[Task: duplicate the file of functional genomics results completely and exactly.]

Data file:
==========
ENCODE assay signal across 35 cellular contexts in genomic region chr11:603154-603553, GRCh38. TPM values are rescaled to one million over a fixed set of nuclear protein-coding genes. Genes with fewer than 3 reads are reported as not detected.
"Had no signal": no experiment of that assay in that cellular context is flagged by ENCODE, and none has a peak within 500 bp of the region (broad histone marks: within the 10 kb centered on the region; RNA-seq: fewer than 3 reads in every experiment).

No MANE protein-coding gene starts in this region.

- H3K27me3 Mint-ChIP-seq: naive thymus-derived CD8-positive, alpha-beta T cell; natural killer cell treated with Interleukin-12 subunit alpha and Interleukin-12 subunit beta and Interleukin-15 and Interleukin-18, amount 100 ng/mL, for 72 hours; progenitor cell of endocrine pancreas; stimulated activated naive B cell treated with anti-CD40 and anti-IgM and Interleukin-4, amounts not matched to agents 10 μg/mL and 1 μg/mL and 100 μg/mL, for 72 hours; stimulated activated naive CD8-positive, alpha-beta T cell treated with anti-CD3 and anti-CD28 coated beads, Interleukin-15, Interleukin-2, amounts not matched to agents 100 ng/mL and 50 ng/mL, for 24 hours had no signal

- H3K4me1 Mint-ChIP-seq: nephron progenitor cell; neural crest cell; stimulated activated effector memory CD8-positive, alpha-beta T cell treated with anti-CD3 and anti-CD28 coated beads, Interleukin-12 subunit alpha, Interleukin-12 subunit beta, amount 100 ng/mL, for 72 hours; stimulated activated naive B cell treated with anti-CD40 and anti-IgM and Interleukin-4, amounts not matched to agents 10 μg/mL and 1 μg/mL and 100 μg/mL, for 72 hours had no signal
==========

ENCODE assay signal across 35 cellular contexts in genomic region chr11:603154-603553, GRCh38. TPM values are rescaled to one million over a fixed set of nuclear protein-coding genes. Genes with fewer than 3 reads are reported as not detected.
"Had no signal": no experiment of that assay in that cellular context is flagged by ENCODE, and none has a peak within 500 bp of the region (broad histone marks: within the 10 kb centered on the region; RNA-seq: fewer than 3 reads in every experiment).

No MANE protein-coding gene starts in this region.

- H3K27me3 Mint-ChIP-seq: naive thymus-derived CD8-positive, alpha-beta T cell; natural killer cell treated with Interleukin-12 subunit alpha and Interleukin-12 subunit beta and Interleukin-15 and Interleukin-18, amount 100 ng/mL, for 72 hours; progenitor cell of endocrine pancreas; stimulated activated naive B cell treated with anti-CD40 and anti-IgM and Interleukin-4, amounts not matched to agents 10 μg/mL and 1 μg/mL and 100 μg/mL, for 72 hours; stimulated activated naive CD8-positive, alpha-beta T cell treated with anti-CD3 and anti-CD28 coated beads, Interleukin-15, Interleukin-2, amounts not matched to agents 100 ng/mL and 50 ng/mL, for 24 hours had no signal

- H3K4me1 Mint-ChIP-seq: nephron progenitor cell; neural crest cell; stimulated activated effector memory CD8-positive, alpha-beta T cell treated with anti-CD3 and anti-CD28 coated beads, Interleukin-12 subunit alpha, Interleukin-12 subunit beta, amount 100 ng/mL, for 72 hours; stimulated activated naive B cell treated with anti-CD40 and anti-IgM and Interleukin-4, amounts not matched to agents 10 μg/mL and 1 μg/mL and 100 μg/mL, for 72 hours had no signal